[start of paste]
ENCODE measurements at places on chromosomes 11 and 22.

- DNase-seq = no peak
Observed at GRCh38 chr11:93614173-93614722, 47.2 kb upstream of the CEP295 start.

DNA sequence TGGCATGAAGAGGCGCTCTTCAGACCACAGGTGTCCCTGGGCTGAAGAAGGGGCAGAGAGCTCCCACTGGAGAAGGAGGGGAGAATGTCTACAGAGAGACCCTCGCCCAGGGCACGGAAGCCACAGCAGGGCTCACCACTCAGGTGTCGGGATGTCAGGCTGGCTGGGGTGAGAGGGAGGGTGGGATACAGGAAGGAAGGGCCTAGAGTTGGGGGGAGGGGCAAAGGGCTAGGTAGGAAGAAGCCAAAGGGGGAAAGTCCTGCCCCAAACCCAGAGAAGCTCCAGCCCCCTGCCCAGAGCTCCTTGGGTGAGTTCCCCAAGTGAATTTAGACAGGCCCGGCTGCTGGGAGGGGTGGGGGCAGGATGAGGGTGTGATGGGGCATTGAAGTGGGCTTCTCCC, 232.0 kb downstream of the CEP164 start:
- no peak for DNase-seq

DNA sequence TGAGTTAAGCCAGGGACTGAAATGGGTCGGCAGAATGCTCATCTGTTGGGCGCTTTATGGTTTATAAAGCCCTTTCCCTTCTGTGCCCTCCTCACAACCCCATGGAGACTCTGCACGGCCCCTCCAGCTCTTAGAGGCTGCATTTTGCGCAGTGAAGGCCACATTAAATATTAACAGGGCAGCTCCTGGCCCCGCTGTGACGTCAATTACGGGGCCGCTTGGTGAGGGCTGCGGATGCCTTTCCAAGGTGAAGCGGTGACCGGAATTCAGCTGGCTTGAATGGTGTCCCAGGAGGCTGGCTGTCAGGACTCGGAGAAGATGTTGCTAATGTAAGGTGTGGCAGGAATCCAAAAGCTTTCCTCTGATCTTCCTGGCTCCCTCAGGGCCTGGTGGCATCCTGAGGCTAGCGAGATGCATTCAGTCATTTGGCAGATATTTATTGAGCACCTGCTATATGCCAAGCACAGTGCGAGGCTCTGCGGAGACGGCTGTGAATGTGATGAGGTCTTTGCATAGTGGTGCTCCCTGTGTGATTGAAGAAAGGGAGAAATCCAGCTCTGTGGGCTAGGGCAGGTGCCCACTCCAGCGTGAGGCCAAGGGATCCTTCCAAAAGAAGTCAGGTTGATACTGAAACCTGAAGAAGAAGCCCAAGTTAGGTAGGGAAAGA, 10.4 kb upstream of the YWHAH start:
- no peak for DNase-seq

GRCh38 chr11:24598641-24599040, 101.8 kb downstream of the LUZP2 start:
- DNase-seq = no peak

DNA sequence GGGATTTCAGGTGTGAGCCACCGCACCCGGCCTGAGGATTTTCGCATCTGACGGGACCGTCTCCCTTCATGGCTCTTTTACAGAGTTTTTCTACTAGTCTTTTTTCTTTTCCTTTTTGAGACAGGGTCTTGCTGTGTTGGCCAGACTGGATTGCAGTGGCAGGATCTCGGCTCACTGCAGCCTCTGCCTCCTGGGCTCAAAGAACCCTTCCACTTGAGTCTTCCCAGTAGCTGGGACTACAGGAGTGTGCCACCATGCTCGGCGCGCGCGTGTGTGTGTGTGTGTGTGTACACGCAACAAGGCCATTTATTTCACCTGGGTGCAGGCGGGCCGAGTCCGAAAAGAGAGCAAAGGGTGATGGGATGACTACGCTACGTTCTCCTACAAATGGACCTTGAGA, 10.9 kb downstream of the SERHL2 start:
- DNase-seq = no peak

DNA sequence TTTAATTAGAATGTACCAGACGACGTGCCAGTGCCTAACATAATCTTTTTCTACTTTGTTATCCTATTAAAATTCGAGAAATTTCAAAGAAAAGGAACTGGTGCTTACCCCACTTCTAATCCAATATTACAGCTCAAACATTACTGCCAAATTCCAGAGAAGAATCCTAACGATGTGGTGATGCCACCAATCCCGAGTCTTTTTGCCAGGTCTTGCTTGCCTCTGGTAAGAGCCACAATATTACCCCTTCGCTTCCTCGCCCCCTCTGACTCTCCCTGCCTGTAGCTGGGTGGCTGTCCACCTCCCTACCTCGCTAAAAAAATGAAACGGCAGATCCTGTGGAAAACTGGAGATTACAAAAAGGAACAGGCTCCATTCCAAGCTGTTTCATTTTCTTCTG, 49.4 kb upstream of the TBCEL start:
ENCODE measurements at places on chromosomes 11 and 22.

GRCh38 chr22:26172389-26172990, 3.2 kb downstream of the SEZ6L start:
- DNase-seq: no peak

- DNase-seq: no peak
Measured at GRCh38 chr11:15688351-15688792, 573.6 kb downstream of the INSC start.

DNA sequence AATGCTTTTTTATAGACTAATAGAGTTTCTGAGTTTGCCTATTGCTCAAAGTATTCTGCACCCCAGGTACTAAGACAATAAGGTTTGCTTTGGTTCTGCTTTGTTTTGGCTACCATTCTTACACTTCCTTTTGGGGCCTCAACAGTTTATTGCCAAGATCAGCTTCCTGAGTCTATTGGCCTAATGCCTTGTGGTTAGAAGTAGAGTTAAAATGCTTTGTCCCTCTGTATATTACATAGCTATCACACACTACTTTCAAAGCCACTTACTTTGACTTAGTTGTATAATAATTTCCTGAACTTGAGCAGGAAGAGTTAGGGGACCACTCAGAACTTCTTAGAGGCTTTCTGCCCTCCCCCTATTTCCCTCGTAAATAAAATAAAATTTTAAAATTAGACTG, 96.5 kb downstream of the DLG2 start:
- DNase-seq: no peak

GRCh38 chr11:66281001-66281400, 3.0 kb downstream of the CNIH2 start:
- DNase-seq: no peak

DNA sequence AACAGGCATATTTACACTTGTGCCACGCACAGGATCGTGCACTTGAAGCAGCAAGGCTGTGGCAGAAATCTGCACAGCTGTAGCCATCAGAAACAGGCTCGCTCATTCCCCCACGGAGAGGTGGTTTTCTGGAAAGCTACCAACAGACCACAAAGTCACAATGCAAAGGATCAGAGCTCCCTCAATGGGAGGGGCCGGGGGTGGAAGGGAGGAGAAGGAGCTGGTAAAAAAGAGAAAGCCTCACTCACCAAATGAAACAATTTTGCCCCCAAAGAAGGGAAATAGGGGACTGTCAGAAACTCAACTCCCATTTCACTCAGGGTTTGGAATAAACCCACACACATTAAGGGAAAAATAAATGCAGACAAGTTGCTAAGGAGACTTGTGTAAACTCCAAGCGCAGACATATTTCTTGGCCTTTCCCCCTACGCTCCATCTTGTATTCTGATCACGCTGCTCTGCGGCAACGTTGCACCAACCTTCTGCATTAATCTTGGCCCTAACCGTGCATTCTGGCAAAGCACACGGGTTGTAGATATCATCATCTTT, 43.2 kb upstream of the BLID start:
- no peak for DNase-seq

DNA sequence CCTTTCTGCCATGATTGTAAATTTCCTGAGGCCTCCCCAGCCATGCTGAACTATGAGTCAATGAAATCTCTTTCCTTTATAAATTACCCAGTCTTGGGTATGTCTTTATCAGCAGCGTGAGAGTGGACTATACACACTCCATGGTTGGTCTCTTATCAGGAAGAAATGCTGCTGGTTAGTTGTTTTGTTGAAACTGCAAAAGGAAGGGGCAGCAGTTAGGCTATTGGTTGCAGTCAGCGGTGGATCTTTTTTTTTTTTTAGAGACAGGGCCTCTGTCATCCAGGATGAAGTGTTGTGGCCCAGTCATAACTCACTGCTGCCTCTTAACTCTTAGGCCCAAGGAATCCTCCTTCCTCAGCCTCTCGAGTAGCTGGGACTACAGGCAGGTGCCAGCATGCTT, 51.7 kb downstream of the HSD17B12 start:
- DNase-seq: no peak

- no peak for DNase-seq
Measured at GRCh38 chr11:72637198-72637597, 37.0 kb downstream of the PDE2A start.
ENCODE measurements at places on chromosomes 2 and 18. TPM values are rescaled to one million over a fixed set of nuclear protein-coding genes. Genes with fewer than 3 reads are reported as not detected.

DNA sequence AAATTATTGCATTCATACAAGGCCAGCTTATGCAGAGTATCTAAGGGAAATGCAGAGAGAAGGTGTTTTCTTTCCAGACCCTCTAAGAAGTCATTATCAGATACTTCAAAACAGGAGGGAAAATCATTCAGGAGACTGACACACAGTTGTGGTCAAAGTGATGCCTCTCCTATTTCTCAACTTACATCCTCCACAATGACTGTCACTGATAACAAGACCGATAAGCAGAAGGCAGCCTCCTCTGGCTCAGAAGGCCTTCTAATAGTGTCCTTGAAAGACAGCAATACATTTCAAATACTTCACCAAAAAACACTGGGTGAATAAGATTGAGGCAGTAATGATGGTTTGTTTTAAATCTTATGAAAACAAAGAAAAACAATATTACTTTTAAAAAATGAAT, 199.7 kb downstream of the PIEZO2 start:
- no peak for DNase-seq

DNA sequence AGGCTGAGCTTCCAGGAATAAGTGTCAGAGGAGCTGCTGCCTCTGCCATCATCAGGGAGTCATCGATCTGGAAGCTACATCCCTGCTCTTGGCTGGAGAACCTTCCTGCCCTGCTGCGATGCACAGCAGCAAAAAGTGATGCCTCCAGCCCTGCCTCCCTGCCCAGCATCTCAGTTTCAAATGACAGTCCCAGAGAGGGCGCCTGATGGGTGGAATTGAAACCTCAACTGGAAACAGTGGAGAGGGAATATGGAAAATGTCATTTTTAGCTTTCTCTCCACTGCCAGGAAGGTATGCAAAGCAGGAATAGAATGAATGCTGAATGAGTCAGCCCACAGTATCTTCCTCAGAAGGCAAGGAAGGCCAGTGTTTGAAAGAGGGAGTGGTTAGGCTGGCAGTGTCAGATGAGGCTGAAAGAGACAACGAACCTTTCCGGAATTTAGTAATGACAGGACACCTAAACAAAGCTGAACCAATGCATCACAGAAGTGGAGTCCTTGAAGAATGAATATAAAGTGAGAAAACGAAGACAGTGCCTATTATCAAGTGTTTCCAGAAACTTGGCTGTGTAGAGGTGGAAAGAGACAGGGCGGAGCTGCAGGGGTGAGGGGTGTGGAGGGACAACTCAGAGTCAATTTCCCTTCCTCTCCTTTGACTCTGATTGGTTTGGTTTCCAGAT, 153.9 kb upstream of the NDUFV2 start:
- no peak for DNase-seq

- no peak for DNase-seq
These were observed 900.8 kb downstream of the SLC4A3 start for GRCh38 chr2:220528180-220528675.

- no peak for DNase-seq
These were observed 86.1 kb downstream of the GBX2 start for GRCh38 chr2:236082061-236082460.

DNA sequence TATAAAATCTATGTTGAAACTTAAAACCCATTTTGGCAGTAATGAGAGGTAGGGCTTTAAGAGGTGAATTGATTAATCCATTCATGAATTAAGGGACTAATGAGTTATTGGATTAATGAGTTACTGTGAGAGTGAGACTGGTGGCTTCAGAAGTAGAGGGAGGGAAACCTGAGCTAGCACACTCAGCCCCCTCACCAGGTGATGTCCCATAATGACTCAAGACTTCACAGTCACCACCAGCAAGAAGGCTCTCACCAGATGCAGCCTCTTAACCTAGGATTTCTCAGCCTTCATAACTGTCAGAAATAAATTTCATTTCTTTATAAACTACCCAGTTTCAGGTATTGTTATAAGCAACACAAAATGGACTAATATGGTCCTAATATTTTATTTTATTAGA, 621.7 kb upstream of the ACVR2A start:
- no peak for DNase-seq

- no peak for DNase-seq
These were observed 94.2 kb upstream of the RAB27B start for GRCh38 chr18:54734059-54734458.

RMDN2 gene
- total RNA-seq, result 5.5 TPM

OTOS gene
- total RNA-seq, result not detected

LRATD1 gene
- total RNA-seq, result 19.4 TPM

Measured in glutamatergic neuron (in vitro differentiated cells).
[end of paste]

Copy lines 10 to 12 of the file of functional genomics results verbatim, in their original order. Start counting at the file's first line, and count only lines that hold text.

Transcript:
DNA sequence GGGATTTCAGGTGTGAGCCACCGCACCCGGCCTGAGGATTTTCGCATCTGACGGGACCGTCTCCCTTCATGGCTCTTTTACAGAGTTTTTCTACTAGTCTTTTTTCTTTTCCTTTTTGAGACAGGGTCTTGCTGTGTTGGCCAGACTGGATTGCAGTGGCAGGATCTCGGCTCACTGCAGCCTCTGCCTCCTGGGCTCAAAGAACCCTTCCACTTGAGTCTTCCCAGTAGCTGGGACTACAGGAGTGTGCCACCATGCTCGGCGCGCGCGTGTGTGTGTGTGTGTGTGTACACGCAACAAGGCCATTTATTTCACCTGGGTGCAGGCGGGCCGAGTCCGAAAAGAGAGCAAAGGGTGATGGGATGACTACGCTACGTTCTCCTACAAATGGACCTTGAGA, 10.9 kb downstream of the SERHL2 start:
- DNase-seq = no peak

DNA sequence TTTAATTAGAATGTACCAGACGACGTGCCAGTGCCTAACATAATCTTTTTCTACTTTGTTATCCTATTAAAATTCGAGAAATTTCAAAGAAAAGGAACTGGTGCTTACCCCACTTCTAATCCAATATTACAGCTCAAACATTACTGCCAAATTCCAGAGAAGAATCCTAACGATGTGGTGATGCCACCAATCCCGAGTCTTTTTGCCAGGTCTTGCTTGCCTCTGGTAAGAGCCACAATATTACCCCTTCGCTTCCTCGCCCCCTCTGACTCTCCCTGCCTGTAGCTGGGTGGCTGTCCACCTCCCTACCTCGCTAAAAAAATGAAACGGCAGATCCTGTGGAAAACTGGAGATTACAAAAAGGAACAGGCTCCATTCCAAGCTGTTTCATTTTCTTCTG, 49.4 kb upstream of the TBCEL start: